It added: “The key issue is how to deliver the Local Plan’s aspiration of a secondary access back into Whiddon Valley. It is not within this applicant’s control to deliver this link but routes to the site boundary will be provided to allow for onward connection should this link be agreed in time. It is also recognised that it will take between 500-600 units to be constructed before such a link is feasible for safety reasons and to ensure that frontage development is planned.

“The link to Westacott road in whatever form will not be an instant requirement which will allow other options, and if a secondary access is not agreed, then in highway terms the use of a sole point of access from the A361 does not result in safety issues, but in sustainability terms the layout does not connect one community well to another.

“It is not considered to be good place making without such a link, but this application is not considered to fail without a link, particularly as Devon County Council now advise that a bus service can be provided which will support the Park and Change.”

Artist impression of a bird\'s-eye view of the completed project. Credit: North Devon Council

Artist impression of a bird\’s-eye view of the completed project. Credit: North Devon Council

It concluded: “On balance, it is considered that the outline application is acceptable and will provide sustainable development, deliver much needed housing using a well-conceived Masterplan which emphases green infrastructure and a balance of facilities.”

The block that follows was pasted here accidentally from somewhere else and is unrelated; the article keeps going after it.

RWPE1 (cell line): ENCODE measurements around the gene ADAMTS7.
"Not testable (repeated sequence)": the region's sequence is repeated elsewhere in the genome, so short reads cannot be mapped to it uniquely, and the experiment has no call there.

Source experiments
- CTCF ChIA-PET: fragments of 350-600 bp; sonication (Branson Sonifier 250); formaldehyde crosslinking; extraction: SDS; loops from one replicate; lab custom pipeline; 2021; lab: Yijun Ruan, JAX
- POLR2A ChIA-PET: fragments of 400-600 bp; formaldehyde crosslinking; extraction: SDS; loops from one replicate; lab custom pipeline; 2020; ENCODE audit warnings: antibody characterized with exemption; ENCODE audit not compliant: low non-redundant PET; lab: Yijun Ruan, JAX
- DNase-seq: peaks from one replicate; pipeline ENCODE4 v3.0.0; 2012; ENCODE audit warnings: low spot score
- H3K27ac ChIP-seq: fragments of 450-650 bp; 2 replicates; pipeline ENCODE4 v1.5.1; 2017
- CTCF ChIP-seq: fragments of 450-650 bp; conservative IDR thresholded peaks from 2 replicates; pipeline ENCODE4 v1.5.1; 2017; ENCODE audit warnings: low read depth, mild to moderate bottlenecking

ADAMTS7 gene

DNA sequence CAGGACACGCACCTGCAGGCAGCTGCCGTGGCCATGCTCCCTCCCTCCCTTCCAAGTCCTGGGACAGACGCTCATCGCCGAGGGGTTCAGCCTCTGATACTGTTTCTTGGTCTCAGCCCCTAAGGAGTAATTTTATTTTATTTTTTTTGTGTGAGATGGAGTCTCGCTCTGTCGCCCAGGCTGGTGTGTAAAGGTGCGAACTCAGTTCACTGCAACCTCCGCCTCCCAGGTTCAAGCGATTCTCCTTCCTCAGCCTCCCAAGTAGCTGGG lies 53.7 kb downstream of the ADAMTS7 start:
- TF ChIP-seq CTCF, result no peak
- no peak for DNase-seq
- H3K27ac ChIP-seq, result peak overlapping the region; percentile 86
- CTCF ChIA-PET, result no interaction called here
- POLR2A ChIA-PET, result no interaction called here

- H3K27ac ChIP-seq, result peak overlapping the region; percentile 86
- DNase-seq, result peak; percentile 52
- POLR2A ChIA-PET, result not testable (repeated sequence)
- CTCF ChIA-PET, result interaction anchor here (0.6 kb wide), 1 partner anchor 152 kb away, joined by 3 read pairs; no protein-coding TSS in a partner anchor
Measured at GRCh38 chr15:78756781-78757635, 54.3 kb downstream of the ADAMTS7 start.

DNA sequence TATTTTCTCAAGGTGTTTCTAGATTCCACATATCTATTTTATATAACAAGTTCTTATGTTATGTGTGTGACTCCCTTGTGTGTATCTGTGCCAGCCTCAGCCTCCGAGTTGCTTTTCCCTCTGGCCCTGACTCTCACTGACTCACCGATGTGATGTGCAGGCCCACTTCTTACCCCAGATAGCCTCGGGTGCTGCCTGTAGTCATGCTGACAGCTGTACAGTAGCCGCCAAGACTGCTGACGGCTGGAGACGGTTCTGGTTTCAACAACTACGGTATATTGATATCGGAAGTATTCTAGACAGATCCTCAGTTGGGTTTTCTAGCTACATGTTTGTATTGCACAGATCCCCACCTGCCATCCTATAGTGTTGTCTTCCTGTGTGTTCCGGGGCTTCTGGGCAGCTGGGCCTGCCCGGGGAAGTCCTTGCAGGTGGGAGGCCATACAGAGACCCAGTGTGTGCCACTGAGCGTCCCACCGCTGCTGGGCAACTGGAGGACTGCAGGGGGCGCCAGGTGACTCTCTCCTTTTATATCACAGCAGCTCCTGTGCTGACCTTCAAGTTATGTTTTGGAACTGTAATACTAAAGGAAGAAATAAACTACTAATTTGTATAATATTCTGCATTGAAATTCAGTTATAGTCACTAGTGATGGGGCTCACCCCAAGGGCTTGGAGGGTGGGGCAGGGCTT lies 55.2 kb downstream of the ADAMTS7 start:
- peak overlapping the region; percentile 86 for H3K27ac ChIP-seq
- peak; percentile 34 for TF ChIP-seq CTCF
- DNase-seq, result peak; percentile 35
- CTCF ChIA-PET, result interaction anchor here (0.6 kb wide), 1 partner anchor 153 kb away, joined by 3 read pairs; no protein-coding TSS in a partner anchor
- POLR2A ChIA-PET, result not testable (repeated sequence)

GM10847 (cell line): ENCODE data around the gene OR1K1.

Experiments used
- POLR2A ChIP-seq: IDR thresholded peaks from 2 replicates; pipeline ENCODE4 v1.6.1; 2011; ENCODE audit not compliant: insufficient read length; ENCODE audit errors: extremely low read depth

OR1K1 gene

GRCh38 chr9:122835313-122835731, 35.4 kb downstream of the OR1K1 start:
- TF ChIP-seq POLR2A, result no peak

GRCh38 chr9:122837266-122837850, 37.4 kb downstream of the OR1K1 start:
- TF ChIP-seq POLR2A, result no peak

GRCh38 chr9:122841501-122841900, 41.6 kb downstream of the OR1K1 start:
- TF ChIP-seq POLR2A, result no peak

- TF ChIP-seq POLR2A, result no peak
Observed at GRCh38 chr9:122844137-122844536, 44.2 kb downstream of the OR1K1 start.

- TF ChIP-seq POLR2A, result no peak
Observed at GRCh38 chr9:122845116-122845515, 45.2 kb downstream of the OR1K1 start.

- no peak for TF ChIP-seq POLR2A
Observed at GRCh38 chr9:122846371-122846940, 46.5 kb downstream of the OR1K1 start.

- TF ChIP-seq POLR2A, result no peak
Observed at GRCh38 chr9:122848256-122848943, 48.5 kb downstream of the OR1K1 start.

Planning officer Jean Watkins described the potential ramifications of denying planning permission in one word: “catastrophic.”

Councillors voted in favour of the scheme, with a reserved matters application of the detail of the application needed to be submitted and approved before construction can begin.

NEW: A rare and vital win for the future of our planet – Good Law Project


We’ve won. Government has today announced its new policy for the future of energy production in the UK following our legal challenge last year. We are pleased to say that the proposed new policy is better for our planet, for our children and for our grandchildren. 

Coal and oil-fired generation are out. Gas is being phased out. 

Fewer fossil fuel projects will now be rubber-stamped. 

It’s not perfect yet. And we know more can and must be done. For example, there is scope for Government to be pushed yet further on the timetable for phasing out gas in the public consultation. But in terms of using the law as a tool for social change, this is a win of real substance.